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The World of Warhol

So when Warhol appeared in rock videos, when he painted with Jean-Michel Basquiat and starred in his own show on MTV, he was doing more than refreshing his image—he was doing research and development for his art. This strategy worked. "When people ask me what young artists I'm interested in," Julian Schnabel remarked last week, "I say,' Andy Warhol.' "

That Warhol embraced change is hardly surprising, considering his background and his childhood. His parents were Czech immigrants; his father worked in the coal-fields of western Pennsylvania. Warhol was a hypersensitive child who lost his pigment at eight and was henceforth known around the neighborhood as Spot. Later, he would claim that by ten, he had suffered three nervous breakdowns.

At fifteen, a year after his father's death, the impoverished but precocious Warhol was admitted to the Carnegie Institute. He studied painting and design, graduated, moved to New York in 1949, and set about achieving his twin ambitions—becoming as well known as a movie star and earning enough money to support his mother. That he was pale, balding, and silent was not, in his opinion, a barrier. For a year, he wrote daily letters to Truman Capote, and he even sat in the Palm Court of the Plaza hoping to be mistaken for the writer.

From the beginning, Warhol's painting blended commercial and fine art. This endeared him to Glamour magazine art director Tina Fredericks, the first to buy a drawing—of an orchestra—from him. "What else do you do?" she asked one day in 1949. "Anything," he said. So she asked Warhol to draw some women's shoes for the magazine. "A few days later, he came back with drawings of battered, worn shoes," Fredericks recalls. "They were terrific, but they wouldn't sell shoes." Warhol was eager to please; the next time he showed up, his drawings were of shiny new shoes.

Warhol soon became so sought after as a shoe illustrator that he hired assistants and started—far from the eyes of his employers—what was, in effect, the first of his factories. In 1955, Geraldine Stutz hired him as the exclusive illustrator for I. Miller; two years later, he won the Art Directors' Club Medal. Now the cold-water flats and roommates were behind him. With his name listed in the "Fashion" section of a book called A Thousand New York Names and Where to Drop Them, he and his mother moved to a four-story town-house on Lexington Avenue at 89th Street. "Andy became rich before he ever sold a painting," says filmmaker Emile de Antonio.

Though he was always polite in public, he had a childlike ability to read people.

At that time, de Antonio was an artist's agent who'd found work for Jasper Johns and Robert Rauschenberg doing display windows. When Warhol made some paintings, he showed them first to de Antonio. These paintings were of Coke bottles, and they came in two styles. In one, the bottle had the hatch marks that were the sine qua non of Abstract Expressionism. In the other, it was stark, unadorned, and outlined in black and white.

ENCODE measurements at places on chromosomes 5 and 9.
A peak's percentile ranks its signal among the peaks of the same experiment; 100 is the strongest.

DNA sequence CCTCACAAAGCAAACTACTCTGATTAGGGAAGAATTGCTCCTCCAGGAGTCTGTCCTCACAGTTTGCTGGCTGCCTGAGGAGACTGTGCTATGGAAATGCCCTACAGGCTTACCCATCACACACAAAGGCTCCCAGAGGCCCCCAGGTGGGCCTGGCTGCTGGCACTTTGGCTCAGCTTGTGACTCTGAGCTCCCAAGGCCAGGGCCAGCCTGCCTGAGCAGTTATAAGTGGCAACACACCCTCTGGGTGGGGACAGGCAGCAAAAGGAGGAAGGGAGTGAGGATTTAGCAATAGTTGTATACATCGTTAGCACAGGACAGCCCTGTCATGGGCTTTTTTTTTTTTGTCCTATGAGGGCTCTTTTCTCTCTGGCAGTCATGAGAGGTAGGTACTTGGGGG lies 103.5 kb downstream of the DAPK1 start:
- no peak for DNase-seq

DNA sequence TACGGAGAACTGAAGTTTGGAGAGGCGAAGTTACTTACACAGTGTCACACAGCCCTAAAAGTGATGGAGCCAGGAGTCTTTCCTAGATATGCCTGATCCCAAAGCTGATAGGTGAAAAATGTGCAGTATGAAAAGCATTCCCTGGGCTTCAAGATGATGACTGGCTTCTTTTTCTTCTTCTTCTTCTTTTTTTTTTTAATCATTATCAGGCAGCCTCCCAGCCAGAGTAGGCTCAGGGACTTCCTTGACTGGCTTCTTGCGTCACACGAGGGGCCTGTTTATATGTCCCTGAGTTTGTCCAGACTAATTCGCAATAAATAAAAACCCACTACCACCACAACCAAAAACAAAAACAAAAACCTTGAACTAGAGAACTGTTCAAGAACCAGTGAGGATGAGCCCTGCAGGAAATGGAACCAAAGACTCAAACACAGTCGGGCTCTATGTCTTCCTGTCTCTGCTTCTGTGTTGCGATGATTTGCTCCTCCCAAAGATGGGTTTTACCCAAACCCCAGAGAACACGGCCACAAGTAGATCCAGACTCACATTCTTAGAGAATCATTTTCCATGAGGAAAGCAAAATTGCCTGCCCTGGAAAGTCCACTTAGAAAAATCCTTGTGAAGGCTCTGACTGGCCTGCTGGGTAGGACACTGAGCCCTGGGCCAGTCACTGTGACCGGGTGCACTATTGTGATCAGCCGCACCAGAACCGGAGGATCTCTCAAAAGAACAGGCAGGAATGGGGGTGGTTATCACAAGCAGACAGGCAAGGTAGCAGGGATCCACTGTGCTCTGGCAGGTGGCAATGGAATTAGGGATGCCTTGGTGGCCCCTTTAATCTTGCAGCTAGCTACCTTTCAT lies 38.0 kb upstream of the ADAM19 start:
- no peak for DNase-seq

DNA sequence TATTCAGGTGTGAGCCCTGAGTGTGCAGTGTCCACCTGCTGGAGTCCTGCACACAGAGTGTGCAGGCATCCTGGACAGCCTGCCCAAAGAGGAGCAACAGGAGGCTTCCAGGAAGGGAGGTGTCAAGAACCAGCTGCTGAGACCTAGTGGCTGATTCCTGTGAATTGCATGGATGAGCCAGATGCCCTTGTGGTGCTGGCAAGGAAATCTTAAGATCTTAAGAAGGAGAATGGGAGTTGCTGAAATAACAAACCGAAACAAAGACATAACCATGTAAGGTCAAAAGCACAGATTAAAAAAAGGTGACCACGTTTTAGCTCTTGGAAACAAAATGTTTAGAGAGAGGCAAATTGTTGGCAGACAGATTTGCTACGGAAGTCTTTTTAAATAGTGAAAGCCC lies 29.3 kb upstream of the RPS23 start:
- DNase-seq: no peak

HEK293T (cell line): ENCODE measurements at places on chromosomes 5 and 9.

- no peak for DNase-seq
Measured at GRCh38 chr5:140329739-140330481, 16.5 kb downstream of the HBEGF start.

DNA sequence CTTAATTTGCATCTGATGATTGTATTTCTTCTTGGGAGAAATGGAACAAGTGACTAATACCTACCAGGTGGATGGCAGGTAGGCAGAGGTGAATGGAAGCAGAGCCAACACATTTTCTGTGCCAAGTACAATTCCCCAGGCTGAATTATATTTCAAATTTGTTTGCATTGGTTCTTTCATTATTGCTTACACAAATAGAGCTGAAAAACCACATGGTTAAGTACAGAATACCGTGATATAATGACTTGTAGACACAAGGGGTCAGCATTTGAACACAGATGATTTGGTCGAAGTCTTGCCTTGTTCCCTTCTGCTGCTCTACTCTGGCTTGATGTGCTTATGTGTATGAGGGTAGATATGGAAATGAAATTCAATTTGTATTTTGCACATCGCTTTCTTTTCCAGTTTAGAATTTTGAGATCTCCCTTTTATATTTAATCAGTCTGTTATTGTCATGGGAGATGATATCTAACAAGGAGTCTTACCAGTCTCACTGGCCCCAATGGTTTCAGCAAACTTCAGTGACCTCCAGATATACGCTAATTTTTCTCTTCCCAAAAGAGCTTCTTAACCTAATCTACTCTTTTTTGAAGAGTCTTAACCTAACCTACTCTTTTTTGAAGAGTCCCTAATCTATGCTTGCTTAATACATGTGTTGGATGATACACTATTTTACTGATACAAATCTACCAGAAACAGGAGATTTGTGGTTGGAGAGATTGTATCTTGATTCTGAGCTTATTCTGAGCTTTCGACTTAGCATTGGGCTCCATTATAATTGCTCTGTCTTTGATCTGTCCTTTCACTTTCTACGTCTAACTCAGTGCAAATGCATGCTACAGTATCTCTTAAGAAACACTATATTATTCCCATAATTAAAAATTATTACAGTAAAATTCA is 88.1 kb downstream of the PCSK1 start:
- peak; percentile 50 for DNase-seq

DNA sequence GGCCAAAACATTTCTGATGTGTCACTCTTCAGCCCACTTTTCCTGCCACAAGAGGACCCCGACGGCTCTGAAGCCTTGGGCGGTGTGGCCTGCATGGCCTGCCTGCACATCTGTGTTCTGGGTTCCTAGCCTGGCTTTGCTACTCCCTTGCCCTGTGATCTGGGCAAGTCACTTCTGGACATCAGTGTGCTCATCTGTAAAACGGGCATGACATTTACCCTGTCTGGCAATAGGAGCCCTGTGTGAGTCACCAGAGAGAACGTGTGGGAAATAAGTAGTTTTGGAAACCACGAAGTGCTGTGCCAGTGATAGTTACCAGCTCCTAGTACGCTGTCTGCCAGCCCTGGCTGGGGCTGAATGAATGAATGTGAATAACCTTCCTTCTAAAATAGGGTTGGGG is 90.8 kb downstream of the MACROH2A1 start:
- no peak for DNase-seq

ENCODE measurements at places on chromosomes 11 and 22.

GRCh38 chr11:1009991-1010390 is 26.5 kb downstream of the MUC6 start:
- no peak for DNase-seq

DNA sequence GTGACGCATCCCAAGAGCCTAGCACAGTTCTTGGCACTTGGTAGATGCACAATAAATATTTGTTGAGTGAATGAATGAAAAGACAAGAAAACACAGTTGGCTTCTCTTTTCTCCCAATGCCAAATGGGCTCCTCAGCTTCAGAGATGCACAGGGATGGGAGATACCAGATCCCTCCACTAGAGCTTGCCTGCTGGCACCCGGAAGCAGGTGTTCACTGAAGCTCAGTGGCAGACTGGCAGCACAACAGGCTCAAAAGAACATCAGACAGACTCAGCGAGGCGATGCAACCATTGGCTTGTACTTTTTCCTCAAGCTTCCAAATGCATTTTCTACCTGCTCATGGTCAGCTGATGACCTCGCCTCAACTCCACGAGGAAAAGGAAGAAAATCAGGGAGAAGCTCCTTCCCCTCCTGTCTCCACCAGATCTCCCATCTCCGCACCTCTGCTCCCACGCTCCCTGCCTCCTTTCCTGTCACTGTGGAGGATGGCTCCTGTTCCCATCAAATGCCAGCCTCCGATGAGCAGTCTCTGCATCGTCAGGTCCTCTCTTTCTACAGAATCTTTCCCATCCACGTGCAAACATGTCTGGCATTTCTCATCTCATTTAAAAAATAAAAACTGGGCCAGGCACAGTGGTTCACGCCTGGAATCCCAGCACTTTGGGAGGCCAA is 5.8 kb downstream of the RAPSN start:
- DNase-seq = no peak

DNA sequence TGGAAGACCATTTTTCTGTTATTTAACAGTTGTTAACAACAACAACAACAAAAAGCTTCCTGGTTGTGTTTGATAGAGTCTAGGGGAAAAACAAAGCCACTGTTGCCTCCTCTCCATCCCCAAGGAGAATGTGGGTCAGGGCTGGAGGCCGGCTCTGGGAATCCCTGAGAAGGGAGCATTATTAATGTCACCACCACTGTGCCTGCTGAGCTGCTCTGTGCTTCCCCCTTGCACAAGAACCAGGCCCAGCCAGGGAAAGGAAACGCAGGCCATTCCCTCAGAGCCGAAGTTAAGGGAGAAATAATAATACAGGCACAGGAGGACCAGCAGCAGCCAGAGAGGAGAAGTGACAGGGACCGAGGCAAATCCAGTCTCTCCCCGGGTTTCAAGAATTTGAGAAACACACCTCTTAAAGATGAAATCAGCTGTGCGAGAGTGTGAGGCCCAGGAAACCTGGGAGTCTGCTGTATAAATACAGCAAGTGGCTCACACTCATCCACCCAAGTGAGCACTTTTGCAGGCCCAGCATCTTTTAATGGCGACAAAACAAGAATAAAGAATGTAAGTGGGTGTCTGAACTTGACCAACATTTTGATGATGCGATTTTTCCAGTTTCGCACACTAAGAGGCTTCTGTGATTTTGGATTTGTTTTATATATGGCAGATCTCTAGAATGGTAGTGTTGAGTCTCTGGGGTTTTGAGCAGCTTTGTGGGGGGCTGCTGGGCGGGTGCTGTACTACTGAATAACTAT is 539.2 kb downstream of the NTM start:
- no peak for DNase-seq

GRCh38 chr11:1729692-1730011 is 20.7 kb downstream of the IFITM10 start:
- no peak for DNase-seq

"One of these is crap," de Antonio said. "The other is remarkable—it's our society, it's who we are, it's absolutely beautiful and naked, and you ought to destroy the first and show the second."

Ivan Karp, then working for Leo Castelli, shared de Antonio's enthusiasm. Karp wasn't able to place Warhol's work at the gallery, so Warhol's New York debut as a painter was in a Bonwit window. Irving Blum gave him a show in Los Angeles in 1962, but his soup cans didn't sell. "A gallery dealer up the road bought dozens of Campbell's soup cans at the supermarket, put them in his window, and said, 'Buy them cheaper here—60 cents for three cans,' " Blum recalls. "And so there was a lot of hilarity regarding Andy. And not a great deal of serious interest."

But with encouragement from Karp and Henry Geldzahler, then a young curatorial assistant at the Metropolitan Museum of Art, Warhol pressed on. "What should I paint?" he asked them, in his first foray into market research. Self-portraits, Karp said, and cows. Death, said Geldzahler—car crashes, disasters, electric chairs. Warhol followed every suggestion. Then he directed his question to a woman at a dinner party. "Well, what do you love most?" she shot back. And Warhol started painting money.

Warhol's first studio was a firehouse on 87th Street off Lexington Avenue. It had no heat or running water. The rent was $100 a year. No one was eager to go there, which was fine with Warhol. In 1963, he was very busy making silk-screen paintings with his first assistant, Gerard Malanga.

"I remember when Kennedy was shot," Malanga says. "We went back to the firehouse and made a silk screen of Dracula biting a girl's neck." Warhol, who had been desensitizing himself for years by playing songs over and over at top volume, never missed a stroke. "Everything was just how you decided to think about it," he said.